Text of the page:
Your University, One Photo at a Time

Fireworks at Glasgow Green

Fireworks at Glasgow Green

The heart of Glasgow’s East End is the 55 hectare (136 acre) Glasgow Green, the city’s oldest park. Its history can be traced back to 1450 when the lands were gifted by King James II to Bishop William Turnbull and the people of Glasgow, just one year before the same people founded the University of Glasgow. Initially the Green was used for grazing cattle, washing and bleaching clothes, drying fishing nets and for swimming.

In the 1820s the common land was laid out as a public park with statues, drinking fountains, children’s playgrounds and other features added. Over the years the public park has been a popular location for army and militia parades and exercises, political and religious meetings and demonstrations, the Glasgow Fair until 1871, pop concerts, funfairs, and an annual fireworks display held on November 5th. The above photo is from the 2009 fireworks display. Public executions took place on the Green up until 1865, when the last person to be executed was hanged (see post on Sauchiehall Street).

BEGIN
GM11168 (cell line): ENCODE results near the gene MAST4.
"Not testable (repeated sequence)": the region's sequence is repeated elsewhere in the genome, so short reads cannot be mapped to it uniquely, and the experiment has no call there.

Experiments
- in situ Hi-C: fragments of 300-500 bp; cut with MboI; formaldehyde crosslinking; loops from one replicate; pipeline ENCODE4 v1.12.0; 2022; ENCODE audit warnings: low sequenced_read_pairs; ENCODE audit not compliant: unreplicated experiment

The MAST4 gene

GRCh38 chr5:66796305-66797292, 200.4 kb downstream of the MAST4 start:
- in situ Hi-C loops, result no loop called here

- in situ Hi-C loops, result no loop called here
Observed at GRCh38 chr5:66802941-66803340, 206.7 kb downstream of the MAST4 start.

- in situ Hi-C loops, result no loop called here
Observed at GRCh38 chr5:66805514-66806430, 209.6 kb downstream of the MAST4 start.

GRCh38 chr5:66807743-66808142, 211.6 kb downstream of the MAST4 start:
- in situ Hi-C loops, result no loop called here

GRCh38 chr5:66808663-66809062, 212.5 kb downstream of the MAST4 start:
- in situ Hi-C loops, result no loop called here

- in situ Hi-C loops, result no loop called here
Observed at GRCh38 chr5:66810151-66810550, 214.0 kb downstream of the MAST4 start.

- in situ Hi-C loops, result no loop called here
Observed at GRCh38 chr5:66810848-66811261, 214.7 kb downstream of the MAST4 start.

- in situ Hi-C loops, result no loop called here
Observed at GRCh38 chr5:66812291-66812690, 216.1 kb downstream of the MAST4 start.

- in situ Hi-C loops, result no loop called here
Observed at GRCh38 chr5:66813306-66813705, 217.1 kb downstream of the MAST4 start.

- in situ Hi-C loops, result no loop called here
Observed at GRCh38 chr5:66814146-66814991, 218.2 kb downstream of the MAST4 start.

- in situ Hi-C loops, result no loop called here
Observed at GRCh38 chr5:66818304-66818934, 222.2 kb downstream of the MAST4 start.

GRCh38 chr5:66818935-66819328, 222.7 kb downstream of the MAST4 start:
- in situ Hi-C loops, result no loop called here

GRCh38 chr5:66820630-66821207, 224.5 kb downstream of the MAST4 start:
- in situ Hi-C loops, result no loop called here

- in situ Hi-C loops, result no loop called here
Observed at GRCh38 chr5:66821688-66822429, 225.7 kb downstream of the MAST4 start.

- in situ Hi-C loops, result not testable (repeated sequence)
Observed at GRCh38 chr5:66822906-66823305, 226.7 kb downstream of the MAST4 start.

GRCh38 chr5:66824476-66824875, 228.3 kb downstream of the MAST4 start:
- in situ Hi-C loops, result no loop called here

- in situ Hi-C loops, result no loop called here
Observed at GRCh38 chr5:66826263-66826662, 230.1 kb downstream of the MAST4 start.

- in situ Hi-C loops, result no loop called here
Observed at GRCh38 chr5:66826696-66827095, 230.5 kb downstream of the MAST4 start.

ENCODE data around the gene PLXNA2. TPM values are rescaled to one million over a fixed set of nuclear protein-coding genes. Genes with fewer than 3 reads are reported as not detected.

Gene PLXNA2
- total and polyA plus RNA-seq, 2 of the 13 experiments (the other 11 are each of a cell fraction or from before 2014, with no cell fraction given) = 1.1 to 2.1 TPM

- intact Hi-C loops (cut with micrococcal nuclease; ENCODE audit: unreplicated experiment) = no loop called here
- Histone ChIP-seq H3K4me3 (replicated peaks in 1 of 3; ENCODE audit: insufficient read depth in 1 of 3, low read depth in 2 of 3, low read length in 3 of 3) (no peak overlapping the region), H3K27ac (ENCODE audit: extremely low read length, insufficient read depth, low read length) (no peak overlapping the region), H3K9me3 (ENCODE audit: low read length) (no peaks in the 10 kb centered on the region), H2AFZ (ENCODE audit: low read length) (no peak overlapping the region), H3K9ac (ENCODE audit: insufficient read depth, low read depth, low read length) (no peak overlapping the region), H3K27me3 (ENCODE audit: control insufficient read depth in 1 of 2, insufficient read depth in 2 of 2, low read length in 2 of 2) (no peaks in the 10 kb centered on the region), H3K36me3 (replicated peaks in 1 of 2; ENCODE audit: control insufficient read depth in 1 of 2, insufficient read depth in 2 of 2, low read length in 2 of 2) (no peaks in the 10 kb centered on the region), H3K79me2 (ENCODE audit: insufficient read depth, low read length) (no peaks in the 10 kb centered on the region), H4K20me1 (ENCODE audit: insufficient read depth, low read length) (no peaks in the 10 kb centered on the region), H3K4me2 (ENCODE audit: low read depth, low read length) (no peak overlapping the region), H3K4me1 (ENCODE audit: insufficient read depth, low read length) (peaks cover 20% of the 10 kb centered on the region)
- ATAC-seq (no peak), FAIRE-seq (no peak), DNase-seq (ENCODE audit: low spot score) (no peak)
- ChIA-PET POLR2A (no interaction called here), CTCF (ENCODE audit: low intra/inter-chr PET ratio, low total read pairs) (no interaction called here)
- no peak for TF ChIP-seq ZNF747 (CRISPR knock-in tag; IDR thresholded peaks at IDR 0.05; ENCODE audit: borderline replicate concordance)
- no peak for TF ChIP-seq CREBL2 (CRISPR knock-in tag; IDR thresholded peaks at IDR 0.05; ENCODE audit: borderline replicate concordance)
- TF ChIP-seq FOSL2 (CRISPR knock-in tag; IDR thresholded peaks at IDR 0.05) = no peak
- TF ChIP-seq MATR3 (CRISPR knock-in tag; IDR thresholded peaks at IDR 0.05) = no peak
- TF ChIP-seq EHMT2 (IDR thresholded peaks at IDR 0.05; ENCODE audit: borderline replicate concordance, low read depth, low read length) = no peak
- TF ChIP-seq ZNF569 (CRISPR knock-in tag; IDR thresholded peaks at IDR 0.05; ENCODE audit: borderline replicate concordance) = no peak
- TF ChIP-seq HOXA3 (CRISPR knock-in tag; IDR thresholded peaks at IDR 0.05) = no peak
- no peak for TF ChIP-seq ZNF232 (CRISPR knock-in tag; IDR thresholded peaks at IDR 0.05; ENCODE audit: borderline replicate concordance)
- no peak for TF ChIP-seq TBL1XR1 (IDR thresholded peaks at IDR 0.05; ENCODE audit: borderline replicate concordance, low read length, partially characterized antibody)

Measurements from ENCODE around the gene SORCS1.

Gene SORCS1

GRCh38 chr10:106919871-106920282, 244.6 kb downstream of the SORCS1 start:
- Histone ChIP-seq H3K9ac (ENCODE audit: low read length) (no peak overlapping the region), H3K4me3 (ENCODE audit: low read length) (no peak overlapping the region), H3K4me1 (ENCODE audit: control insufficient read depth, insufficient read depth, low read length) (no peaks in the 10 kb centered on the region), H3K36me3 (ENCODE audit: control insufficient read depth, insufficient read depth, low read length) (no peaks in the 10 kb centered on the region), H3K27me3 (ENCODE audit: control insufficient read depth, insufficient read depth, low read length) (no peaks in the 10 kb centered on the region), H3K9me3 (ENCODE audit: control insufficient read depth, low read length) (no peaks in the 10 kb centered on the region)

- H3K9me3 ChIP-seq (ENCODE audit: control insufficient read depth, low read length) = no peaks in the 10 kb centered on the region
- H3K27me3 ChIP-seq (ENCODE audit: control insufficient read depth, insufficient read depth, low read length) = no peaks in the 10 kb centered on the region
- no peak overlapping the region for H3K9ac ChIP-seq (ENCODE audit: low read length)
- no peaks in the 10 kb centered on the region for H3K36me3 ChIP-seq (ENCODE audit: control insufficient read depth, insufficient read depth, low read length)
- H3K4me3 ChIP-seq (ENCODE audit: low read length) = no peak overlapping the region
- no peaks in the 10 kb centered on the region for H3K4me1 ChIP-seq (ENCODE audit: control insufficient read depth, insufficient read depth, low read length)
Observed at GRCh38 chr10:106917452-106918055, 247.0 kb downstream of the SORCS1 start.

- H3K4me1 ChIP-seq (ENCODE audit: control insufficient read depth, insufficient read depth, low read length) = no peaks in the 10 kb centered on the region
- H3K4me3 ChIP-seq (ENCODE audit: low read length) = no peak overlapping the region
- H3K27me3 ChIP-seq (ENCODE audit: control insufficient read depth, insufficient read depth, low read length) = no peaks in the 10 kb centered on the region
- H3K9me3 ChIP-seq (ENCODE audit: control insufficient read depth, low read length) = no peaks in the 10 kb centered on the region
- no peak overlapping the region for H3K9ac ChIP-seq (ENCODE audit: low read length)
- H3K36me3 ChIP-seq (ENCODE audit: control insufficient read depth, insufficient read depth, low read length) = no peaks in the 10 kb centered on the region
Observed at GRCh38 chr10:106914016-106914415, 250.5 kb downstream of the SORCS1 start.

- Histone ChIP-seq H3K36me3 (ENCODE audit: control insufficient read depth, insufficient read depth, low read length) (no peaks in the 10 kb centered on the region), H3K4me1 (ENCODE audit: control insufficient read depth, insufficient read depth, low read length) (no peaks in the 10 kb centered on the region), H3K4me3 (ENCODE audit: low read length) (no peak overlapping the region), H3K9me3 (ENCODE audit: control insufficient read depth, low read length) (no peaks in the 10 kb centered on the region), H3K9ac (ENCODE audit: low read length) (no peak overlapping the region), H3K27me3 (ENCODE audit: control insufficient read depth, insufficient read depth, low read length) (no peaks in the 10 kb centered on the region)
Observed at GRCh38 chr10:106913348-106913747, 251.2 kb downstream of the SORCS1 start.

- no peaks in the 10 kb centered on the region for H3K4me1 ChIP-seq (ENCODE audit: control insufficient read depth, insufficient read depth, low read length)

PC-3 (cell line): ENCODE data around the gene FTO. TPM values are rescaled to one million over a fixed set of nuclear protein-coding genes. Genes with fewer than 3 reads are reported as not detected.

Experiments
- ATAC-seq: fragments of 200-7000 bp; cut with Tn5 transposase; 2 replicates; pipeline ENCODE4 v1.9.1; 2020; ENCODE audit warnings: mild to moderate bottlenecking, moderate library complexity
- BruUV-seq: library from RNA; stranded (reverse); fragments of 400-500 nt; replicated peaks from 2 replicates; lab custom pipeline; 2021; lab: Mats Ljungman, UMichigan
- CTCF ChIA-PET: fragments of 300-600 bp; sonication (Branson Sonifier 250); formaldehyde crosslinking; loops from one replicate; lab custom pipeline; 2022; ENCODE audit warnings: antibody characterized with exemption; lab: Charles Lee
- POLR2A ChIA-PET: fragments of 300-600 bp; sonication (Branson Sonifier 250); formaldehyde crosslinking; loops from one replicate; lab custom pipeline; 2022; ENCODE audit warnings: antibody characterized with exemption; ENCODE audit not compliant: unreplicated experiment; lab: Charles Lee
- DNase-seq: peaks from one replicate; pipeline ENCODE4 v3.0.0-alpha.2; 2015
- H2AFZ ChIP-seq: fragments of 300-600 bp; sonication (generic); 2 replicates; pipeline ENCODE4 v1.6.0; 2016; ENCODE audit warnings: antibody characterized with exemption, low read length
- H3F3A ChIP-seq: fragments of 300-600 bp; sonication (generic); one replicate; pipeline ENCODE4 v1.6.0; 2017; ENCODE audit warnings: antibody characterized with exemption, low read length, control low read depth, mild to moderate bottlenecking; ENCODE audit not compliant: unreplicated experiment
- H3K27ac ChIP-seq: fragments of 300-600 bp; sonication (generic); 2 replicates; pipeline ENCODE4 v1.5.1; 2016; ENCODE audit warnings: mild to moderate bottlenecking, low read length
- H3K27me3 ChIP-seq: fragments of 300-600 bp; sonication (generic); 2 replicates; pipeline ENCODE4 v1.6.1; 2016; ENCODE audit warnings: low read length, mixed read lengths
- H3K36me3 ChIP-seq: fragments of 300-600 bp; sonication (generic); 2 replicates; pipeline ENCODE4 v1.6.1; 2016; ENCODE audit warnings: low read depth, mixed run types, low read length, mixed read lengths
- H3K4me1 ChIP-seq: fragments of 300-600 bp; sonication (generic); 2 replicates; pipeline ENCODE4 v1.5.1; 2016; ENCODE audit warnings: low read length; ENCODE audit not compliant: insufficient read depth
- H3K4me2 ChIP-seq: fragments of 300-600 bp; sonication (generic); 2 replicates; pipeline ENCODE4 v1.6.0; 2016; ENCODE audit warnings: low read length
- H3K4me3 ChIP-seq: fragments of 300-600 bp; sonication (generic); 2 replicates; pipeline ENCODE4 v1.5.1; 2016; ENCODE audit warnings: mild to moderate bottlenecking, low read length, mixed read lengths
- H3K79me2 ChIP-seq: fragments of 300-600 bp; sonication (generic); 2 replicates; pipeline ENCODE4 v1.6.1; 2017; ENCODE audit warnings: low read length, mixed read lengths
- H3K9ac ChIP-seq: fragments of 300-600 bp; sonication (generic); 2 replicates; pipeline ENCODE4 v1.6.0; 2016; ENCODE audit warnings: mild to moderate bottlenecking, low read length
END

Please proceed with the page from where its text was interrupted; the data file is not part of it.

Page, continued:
Although practically devoid of trees, the Green has several landmark structures, such as the People’s Palace and Winter Gardens, a museum and glasshouse which opened in 1898. Since the 1940s, it has been the museum of social history for the city of Glasgow, and tells the story of the people and the city from 1750 to present. Outside the People’s Palace sits the Doulton Fountain, donated to the city in 1890 when it was moved from Kelvingrove Park after the 1888 Internation Exhibition. At 46 feet high and 70 feet across at its base, it is the largest terracotta fountain in the world and features a slightly larger than life figure of Queen Victoria and groups of waterbearers from Canada, Australia, India and South Africa representing Britain’s Empire.

Glasgow Trivia #25: The centrepiece of Glasgow Green is the 43.5m (144ft) Nelson’s Monument, a stone obelisk commemorating the naval victories of Admiral Horatio Nelson. It was erected in 1806, a year after the Admiral’s death in the Battle of Trafalgar, and was the first monument in the world dedicated to the decorated war hero. In 1810, four years after it was built, the monument was hit by lightning and 6 meters (20ft) of masonry was knocked off from the top. Instead of replacing the fallen section, a lightning conductor was placed in its place. There’s a painting in the Kelvingrove Art Gallery and Museum by John Knox (1778-1845) portraying Nelson’s Monument being struck by lightning.

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